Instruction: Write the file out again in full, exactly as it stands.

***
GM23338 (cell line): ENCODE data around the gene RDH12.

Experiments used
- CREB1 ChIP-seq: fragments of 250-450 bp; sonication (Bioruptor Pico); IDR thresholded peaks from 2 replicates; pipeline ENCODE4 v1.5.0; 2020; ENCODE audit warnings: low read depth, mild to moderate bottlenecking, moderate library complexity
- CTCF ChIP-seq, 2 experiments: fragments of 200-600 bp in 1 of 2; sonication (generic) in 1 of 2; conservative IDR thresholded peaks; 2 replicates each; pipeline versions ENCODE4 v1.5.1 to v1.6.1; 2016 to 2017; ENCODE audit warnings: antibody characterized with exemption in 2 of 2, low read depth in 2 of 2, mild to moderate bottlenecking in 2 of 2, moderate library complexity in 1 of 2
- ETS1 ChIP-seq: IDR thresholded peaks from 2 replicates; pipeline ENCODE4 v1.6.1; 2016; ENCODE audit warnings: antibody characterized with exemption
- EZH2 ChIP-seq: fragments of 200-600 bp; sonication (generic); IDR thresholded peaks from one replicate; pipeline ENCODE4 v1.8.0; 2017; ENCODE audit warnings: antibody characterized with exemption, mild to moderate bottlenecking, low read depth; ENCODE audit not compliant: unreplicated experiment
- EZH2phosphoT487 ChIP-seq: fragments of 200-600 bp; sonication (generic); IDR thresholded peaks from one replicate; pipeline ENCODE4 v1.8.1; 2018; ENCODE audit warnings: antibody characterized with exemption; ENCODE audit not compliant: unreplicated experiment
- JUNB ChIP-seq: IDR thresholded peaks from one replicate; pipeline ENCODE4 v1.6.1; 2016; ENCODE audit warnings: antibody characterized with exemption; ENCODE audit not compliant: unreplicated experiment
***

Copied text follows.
GM23338 (cell line): ENCODE data around the gene RDH12.

Experiments used
- CREB1 ChIP-seq: fragments of 250-450 bp; sonication (Bioruptor Pico); IDR thresholded peaks from 2 replicates; pipeline ENCODE4 v1.5.0; 2020; ENCODE audit warnings: low read depth, mild to moderate bottlenecking, moderate library complexity
- CTCF ChIP-seq, 2 experiments: fragments of 200-600 bp in 1 of 2; sonication (generic) in 1 of 2; conservative IDR thresholded peaks; 2 replicates each; pipeline versions ENCODE4 v1.5.1 to v1.6.1; 2016 to 2017; ENCODE audit warnings: antibody characterized with exemption in 2 of 2, low read depth in 2 of 2, mild to moderate bottlenecking in 2 of 2, moderate library complexity in 1 of 2
- ETS1 ChIP-seq: IDR thresholded peaks from 2 replicates; pipeline ENCODE4 v1.6.1; 2016; ENCODE audit warnings: antibody characterized with exemption
- EZH2 ChIP-seq: fragments of 200-600 bp; sonication (generic); IDR thresholded peaks from one replicate; pipeline ENCODE4 v1.8.0; 2017; ENCODE audit warnings: antibody characterized with exemption, mild to moderate bottlenecking, low read depth; ENCODE audit not compliant: unreplicated experiment
- EZH2phosphoT487 ChIP-seq: fragments of 200-600 bp; sonication (generic); IDR thresholded peaks from one replicate; pipeline ENCODE4 v1.8.1; 2018; ENCODE audit warnings: antibody characterized with exemption; ENCODE audit not compliant: unreplicated experiment
- JUNB ChIP-seq: IDR thresholded peaks from one replicate; pipeline ENCODE4 v1.6.1; 2016; ENCODE audit warnings: antibody characterized with exemption; ENCODE audit not compliant: unreplicated experiment